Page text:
Wall Street Journal Fund Track
, Daisy Maxey notes that many companies have adopted 401(k) auto enrollment for their workers by 2008, which means, of course, that some employees were automatically enlisted just in time for the market turmoil.
Maxey points to data from Cerulli Associates
, which found that more than 40 percent of defined contribution plans and nearly half of smaller plans have implemented auto enrollment in 2008. Some 53 percent of plans used target-date funds as the default option last year.
She also cites numbers from Fidelity
, which witnessed 16 percent of its DC plans adopt auto enrollment by the end of 2008, as well as findings from a Hewitt Associates
survey, which showed that 51 percent of mid-to large-sized employers currently offer automatic enrollment.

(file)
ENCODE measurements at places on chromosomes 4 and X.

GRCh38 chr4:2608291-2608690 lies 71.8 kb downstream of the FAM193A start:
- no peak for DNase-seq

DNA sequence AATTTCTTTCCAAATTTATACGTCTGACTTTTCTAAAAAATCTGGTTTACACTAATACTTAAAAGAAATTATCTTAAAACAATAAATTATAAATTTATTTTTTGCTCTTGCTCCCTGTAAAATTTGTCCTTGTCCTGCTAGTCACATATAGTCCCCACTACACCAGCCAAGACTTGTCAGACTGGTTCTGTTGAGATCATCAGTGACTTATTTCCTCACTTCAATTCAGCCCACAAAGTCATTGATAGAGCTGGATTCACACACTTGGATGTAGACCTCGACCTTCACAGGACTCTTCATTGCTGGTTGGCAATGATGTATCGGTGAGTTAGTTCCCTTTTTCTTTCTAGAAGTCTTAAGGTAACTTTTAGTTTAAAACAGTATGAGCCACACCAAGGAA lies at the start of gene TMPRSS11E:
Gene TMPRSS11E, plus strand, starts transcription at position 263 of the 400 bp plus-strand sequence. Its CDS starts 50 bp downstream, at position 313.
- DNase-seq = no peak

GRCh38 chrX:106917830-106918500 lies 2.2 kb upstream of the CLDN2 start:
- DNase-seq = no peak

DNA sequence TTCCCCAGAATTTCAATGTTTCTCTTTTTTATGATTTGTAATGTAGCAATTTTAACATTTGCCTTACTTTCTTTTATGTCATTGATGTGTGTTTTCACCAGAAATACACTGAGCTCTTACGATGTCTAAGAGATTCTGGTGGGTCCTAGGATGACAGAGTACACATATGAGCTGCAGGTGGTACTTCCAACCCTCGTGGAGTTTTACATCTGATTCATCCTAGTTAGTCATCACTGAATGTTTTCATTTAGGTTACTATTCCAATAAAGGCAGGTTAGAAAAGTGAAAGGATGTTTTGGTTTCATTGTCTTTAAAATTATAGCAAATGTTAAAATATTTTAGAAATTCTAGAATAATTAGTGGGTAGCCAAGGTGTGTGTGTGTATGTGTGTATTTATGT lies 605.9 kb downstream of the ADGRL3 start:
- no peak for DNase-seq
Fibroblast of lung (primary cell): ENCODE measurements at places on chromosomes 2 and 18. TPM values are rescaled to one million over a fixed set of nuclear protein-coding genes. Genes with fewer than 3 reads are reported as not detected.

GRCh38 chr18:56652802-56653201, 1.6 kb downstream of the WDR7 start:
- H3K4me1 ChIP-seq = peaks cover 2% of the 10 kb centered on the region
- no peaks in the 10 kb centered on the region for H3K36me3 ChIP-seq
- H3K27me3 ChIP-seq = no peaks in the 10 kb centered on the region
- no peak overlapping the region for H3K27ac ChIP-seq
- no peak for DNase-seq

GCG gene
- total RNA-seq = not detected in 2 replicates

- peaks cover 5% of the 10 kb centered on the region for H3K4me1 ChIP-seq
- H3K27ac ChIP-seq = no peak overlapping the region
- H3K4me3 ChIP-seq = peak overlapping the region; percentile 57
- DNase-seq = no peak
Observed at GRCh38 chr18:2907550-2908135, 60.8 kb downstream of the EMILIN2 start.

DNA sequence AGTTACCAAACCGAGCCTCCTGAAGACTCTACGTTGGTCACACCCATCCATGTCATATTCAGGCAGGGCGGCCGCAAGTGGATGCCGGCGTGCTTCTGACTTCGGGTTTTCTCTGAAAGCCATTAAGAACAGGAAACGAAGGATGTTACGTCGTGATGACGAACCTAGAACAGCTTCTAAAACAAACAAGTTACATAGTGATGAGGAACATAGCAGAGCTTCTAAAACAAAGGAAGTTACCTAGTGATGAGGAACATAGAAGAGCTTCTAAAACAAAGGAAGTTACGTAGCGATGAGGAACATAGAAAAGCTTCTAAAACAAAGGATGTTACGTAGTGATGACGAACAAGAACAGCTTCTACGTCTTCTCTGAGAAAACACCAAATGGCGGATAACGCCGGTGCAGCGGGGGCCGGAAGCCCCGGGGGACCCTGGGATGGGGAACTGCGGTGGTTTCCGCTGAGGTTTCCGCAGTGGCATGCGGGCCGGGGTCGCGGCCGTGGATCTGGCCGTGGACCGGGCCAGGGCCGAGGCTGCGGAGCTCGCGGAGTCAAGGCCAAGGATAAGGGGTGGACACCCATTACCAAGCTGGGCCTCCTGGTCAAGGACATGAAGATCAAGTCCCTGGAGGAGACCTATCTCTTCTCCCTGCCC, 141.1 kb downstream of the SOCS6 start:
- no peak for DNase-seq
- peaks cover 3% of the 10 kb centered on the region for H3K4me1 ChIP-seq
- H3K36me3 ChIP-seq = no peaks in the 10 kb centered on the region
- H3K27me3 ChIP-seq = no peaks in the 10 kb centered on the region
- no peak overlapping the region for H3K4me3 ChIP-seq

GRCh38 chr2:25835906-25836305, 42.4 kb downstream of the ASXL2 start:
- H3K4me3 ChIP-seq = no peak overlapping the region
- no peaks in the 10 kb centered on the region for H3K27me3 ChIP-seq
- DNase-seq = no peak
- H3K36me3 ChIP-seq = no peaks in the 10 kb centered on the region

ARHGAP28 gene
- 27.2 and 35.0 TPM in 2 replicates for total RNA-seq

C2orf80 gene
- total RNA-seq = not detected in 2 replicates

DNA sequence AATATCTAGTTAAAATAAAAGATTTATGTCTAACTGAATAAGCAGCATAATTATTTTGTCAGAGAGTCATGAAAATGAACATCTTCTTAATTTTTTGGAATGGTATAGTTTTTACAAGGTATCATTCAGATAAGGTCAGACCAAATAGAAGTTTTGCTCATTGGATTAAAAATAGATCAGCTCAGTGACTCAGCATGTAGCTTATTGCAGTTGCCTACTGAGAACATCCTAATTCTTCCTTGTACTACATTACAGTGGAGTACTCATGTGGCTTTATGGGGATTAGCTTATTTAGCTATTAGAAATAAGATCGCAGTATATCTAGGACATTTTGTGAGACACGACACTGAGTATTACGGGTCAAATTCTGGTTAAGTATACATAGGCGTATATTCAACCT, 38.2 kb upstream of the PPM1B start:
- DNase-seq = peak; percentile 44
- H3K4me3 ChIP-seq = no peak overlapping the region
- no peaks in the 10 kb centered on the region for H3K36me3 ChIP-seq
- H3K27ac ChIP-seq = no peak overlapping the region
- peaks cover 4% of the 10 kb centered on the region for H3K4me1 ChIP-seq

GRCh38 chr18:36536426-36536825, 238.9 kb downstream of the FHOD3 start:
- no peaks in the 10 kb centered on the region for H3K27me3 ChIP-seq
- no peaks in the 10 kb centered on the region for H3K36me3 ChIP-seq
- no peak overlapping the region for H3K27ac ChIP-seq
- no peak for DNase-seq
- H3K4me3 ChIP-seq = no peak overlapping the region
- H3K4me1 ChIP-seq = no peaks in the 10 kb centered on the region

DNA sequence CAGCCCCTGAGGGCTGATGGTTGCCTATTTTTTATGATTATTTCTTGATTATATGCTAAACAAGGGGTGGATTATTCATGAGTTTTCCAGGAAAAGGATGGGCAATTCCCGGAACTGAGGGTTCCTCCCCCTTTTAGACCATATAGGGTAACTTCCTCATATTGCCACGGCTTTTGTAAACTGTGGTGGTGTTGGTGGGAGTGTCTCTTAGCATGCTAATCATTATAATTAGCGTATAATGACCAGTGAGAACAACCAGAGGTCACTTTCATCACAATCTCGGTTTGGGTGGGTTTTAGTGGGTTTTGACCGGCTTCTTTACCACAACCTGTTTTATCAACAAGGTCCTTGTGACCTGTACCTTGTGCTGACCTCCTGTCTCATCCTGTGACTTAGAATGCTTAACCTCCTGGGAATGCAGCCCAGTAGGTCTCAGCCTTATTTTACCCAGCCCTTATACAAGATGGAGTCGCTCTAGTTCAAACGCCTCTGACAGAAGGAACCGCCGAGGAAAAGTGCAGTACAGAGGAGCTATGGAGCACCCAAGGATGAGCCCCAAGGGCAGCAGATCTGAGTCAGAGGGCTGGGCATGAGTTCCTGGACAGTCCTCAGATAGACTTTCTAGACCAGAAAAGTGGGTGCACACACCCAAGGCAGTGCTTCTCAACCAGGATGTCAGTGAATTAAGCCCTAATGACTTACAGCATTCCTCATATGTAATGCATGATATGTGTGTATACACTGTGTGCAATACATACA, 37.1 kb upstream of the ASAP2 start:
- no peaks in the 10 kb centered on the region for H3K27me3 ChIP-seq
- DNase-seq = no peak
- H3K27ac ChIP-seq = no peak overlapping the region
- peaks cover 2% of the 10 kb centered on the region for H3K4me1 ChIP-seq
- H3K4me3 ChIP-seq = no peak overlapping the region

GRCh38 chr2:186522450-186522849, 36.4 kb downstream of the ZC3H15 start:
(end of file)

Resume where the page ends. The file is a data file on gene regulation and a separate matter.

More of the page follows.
Automatic enrollment "really got a lot of traction in 2006 with the PPA and throughout later 2006 and 2007, then, obviously, 2008 happened," Scott Pritchard
, managing director at Atlanta-based Capital Directions
, tells Maxey.
Pritchard says, however, that he has yet to see automatically enrolled participants opting out.
"I don't think anybody is saying at this point, 'I'm thrilled to be automatically enrolled.' But I haven't heard anybody say, 'Why was I put in it? I didn't want to do that.' "
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